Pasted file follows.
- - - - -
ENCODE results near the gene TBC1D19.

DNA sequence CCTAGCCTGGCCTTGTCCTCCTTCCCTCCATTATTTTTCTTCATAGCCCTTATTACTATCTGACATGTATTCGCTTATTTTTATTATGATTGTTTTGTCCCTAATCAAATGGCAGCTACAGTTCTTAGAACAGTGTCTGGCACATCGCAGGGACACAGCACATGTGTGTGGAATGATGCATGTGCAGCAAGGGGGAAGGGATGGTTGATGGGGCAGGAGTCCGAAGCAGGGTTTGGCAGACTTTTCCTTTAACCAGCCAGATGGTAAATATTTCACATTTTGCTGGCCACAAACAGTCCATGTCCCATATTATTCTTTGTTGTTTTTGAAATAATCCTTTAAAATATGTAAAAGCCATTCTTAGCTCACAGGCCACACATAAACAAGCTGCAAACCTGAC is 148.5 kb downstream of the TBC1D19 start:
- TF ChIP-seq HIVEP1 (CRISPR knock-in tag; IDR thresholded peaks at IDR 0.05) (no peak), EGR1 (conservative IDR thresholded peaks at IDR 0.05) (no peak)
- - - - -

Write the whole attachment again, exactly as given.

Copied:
ENCODE results near the gene TBC1D19.

DNA sequence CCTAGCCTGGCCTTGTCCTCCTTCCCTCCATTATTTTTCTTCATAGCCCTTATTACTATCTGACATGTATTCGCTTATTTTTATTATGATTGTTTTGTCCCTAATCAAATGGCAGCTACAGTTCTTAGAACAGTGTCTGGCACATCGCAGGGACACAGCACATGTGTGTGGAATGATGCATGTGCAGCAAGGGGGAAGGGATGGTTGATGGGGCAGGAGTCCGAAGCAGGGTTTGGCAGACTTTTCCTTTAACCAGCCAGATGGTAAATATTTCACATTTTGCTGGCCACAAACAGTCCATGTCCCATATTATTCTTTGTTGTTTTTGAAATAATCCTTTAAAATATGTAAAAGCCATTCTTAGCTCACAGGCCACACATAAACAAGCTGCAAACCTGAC is 148.5 kb downstream of the TBC1D19 start:
- TF ChIP-seq HIVEP1 (CRISPR knock-in tag; IDR thresholded peaks at IDR 0.05) (no peak), EGR1 (conservative IDR thresholded peaks at IDR 0.05) (no peak)